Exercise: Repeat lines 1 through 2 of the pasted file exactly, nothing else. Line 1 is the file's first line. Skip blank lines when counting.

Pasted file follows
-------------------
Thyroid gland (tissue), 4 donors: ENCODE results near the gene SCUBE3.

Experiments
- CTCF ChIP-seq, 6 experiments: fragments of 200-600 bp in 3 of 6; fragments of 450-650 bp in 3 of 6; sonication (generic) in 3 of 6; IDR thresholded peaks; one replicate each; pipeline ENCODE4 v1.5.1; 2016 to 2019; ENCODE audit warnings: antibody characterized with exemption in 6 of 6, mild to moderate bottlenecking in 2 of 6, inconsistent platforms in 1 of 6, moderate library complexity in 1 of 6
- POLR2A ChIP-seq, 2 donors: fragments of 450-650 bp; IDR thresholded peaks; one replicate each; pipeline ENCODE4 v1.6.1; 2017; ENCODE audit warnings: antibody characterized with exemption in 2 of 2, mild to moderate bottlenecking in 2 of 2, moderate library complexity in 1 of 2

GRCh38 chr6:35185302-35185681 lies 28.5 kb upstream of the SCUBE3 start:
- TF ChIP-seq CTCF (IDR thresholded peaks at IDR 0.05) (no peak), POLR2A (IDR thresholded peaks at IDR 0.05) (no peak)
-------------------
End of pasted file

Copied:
Thyroid gland (tissue), 4 donors: ENCODE results near the gene SCUBE3.

Experiments